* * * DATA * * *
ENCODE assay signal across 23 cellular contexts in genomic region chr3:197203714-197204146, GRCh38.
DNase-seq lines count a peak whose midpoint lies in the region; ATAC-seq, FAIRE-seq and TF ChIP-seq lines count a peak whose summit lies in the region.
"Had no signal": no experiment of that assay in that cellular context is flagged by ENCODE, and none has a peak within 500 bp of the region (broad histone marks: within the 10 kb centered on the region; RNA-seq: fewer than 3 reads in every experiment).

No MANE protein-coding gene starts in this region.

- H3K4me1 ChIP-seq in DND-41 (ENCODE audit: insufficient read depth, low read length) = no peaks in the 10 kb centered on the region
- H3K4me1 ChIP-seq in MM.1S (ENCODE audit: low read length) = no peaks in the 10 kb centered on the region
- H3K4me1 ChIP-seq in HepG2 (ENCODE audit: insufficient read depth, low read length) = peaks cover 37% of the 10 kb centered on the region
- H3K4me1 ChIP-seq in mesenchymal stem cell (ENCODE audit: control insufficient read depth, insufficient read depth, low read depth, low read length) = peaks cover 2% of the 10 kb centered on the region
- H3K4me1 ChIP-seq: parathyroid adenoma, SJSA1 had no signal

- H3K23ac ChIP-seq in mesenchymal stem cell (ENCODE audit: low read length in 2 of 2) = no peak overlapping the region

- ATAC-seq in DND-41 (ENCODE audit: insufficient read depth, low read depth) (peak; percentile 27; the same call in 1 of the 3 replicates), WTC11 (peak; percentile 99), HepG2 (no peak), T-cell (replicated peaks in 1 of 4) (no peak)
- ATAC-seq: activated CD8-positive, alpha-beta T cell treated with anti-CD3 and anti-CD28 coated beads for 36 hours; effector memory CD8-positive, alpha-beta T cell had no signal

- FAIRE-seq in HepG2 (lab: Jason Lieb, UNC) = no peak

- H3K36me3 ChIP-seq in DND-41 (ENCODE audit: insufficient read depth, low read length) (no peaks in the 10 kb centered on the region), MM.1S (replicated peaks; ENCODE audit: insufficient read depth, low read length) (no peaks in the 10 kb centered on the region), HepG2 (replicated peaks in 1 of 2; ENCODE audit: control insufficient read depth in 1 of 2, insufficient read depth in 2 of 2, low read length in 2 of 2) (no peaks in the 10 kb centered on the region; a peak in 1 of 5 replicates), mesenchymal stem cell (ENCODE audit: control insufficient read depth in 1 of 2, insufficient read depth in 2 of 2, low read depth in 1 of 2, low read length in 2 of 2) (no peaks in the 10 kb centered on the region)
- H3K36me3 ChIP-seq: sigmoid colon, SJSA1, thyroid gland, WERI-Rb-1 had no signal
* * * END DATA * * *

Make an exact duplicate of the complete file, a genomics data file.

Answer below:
ENCODE assay signal across 23 cellular contexts in genomic region chr3:197203714-197204146, GRCh38.
DNase-seq lines count a peak whose midpoint lies in the region; ATAC-seq, FAIRE-seq and TF ChIP-seq lines count a peak whose summit lies in the region.
"Had no signal": no experiment of that assay in that cellular context is flagged by ENCODE, and none has a peak within 500 bp of the region (broad histone marks: within the 10 kb centered on the region; RNA-seq: fewer than 3 reads in every experiment).

No MANE protein-coding gene starts in this region.

- H3K4me1 ChIP-seq in DND-41 (ENCODE audit: insufficient read depth, low read length) = no peaks in the 10 kb centered on the region
- H3K4me1 ChIP-seq in MM.1S (ENCODE audit: low read length) = no peaks in the 10 kb centered on the region
- H3K4me1 ChIP-seq in HepG2 (ENCODE audit: insufficient read depth, low read length) = peaks cover 37% of the 10 kb centered on the region
- H3K4me1 ChIP-seq in mesenchymal stem cell (ENCODE audit: control insufficient read depth, insufficient read depth, low read depth, low read length) = peaks cover 2% of the 10 kb centered on the region
- H3K4me1 ChIP-seq: parathyroid adenoma, SJSA1 had no signal

- H3K23ac ChIP-seq in mesenchymal stem cell (ENCODE audit: low read length in 2 of 2) = no peak overlapping the region

- ATAC-seq in DND-41 (ENCODE audit: insufficient read depth, low read depth) (peak; percentile 27; the same call in 1 of the 3 replicates), WTC11 (peak; percentile 99), HepG2 (no peak), T-cell (replicated peaks in 1 of 4) (no peak)
- ATAC-seq: activated CD8-positive, alpha-beta T cell treated with anti-CD3 and anti-CD28 coated beads for 36 hours; effector memory CD8-positive, alpha-beta T cell had no signal

- FAIRE-seq in HepG2 (lab: Jason Lieb, UNC) = no peak

- H3K36me3 ChIP-seq in DND-41 (ENCODE audit: insufficient read depth, low read length) (no peaks in the 10 kb centered on the region), MM.1S (replicated peaks; ENCODE audit: insufficient read depth, low read length) (no peaks in the 10 kb centered on the region), HepG2 (replicated peaks in 1 of 2; ENCODE audit: control insufficient read depth in 1 of 2, insufficient read depth in 2 of 2, low read length in 2 of 2) (no peaks in the 10 kb centered on the region; a peak in 1 of 5 replicates), mesenchymal stem cell (ENCODE audit: control insufficient read depth in 1 of 2, insufficient read depth in 2 of 2, low read depth in 1 of 2, low read length in 2 of 2) (no peaks in the 10 kb centered on the region)
- H3K36me3 ChIP-seq: sigmoid colon, SJSA1, thyroid gland, WERI-Rb-1 had no signal